Stud fee, hip/elbow scoring,extra food whilst pregnant and whelping, care and attention, veterinary costs during whelping and beyond, registering the puppies with the KC, insurance, micro chipping, vaccinating, feeding, rearing, advertising, etc.
Allow your puppy to explore its new home on arrival. Everything will be strange so give lots of attention so that it is not lonely. For the first few nights it may miss its littermates and cry. This will pass after a couple of nights. Make sure it is safe and comfortable and leave the room, trying giving a cuddly toy to curl up with, otherwise you could end up having the puppy in your room with you every night. Your puppy may go off its food for a day or two, this is quite normal as it is a new environment, it should settle within a couple of days
DO’S and DON’TS
DO give your puppy a quiet place to sleep – this should be either a warm bed or blanket, which is draught free;
DO give your puppy toys of its own to play with, this will stop it chewing things it shouldn’t;
DO NOT EVER give cooked
bones or poultry, lamb, rabbit or chop bones; they splinter too easily and can cut the dogs throat or cause internal damage.
Do make sure you can take uncooked bones or food off your puppy without too much fuss;
DO take your puppy out for several short walks a day. It is important that your puppy is taken out and meets as many people as possible and gets used to traffic noises etc, to keep its temperament well adjusted, friendly and sociable;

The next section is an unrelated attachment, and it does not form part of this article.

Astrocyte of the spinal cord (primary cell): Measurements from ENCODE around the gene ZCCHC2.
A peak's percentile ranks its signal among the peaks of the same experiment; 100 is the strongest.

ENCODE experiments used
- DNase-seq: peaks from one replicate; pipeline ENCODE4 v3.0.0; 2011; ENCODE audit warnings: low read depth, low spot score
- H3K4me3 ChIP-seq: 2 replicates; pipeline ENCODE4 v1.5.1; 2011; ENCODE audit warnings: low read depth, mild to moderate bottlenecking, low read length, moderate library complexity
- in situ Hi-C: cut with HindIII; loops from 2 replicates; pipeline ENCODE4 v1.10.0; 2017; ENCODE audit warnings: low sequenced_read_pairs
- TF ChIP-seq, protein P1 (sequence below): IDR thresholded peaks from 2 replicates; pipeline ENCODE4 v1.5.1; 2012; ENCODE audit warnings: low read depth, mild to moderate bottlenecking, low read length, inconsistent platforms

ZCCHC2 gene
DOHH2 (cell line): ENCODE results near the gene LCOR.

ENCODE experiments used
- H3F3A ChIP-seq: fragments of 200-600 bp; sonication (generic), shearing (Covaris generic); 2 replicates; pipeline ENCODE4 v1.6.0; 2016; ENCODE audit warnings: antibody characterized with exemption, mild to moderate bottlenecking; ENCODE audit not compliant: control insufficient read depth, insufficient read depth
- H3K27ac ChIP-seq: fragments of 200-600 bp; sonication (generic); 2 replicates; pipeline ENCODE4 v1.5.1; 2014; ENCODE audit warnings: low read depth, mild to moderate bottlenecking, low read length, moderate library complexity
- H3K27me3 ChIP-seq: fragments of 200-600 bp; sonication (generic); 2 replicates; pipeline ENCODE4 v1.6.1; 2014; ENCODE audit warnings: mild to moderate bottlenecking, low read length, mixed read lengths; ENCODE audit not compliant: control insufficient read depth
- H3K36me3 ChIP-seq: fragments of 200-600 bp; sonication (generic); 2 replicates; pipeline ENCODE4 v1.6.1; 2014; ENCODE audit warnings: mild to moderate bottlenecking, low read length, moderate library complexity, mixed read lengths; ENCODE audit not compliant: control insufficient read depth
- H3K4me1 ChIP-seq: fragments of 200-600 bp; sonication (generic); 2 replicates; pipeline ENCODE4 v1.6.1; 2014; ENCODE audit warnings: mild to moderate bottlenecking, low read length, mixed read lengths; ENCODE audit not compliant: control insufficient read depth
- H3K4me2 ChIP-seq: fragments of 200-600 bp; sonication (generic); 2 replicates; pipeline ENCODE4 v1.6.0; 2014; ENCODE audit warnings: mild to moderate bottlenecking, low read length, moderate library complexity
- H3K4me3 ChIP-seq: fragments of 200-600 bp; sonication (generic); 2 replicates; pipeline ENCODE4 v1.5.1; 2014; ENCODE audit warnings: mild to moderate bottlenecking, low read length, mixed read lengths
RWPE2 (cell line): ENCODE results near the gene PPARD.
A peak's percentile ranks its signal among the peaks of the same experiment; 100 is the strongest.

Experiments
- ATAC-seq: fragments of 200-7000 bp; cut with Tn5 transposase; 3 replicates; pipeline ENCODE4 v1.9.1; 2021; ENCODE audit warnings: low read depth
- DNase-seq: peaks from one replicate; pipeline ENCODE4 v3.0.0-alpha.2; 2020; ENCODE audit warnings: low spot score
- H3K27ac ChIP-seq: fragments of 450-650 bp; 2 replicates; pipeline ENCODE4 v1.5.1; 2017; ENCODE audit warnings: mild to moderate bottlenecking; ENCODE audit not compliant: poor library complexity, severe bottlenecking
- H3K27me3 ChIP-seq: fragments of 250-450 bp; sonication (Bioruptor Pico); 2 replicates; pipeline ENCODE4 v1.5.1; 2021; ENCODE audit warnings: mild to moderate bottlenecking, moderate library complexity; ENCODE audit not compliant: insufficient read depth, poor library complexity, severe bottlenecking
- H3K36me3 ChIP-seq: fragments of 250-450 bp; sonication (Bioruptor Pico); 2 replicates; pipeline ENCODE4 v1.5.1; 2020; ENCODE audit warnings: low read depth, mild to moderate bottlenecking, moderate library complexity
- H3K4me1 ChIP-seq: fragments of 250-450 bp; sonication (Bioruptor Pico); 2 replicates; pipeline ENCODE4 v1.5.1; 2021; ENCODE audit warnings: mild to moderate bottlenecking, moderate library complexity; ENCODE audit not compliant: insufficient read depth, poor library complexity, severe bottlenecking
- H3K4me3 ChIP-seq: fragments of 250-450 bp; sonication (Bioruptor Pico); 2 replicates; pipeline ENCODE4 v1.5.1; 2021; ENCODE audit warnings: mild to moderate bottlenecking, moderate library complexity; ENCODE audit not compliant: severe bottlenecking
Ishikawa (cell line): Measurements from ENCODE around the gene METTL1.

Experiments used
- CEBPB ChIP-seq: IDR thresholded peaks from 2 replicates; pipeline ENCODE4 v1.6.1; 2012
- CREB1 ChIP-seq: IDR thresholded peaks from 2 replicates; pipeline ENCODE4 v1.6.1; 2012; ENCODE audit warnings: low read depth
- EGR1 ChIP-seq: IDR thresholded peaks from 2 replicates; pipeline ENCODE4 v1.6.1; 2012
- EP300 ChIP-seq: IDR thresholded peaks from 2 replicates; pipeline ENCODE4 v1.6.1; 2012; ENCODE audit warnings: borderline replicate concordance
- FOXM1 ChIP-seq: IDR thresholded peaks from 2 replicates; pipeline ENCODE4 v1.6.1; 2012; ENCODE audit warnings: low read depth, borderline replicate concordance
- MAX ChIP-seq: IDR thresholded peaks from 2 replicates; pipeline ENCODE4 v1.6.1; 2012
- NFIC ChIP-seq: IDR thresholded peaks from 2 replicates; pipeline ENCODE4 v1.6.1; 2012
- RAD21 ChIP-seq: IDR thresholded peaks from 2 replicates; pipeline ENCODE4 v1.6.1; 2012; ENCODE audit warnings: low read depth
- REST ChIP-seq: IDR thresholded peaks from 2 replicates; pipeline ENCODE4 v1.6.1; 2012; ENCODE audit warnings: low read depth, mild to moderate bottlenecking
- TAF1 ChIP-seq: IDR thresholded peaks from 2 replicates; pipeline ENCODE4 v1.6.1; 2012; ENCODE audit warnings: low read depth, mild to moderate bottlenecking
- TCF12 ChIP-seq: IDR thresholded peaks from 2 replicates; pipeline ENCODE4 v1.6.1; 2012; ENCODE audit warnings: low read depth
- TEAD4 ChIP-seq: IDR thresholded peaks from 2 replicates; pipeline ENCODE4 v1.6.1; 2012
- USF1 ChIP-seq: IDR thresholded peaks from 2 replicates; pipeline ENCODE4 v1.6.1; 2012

DO NOT over exercise your puppy, a total of 1 mile per day is plenty until it reaches the age of 6 months, gradually built up;
DO NOT let your puppy leap in and out of cars, off steps or chairs, as it could easily injure itself, particularly its shoulders or hips;
DO NOT punish your puppy by hitting him with
your hand, newspaper or anything else.
A gentle shake and scolding voice should be enough to deter him, for a more headstrong puppy a stronger shake holding onto the scruff of the neck and scolding voice may be necessary. Then walk away from the puppy ignoring it as its mother would do. Only do this at the time of the problem, NOT later as the puppy will not remember why it is being scolded;
DO ensure that your puppy understands that commands are to be obeyed, it helps by making a big fuss of him when he does something right;
DO NOT shut your puppy away when you have visitors to your home, allow him to meet them and he will learn to accept and welcome visitors as you do;
DO NOT worry about your puppy becoming too friendly, it will still guard its home and family should the need arise.
DO get your puppy used to a collar
and lead as soon as possible. The best way to do this is allowing it to run around the garden for a short while and then hold the lead and walk with it;
DO make training fun and reward your puppy with titbits when it does something right;
DO take your puppy to a good local training class once it is fully inoculated, this will teach him to be sociable and well behaved and will enable you to own a dog that can go out and about with your family in most situations;
DO teach your puppy the commands,
NO, LEAVE, COME, SIT, with these commands you will be able to deal confidently
with most situations that arise;
REMEMBER THE HABITS YOU ALLOW YOUR PUPPY TO DEVELOP AS A PUPPY YOU MAY NOT BE ABLE TO LIVE WITH AS IT GETS OLDER.
WE WISH YOU MANY HAPPY YEARS WITH YOUR NEW PET, AND WE ARE ALWAYS AT THE END OF THE TELEPHONE FOR ANYQUESTIONS OR WORRIES CONCERNING YOUR PET.
HOWEVER, THIS PUPPY IS SOLD ON THE UNDERSTANDING THAT IF THE NEW OWNER
CAN NO LONGER KEEP THE PUPPY IT WILL BE RETURNED TO THE BREEDER NO MATTER WHAT AGE IT HAS REACHED.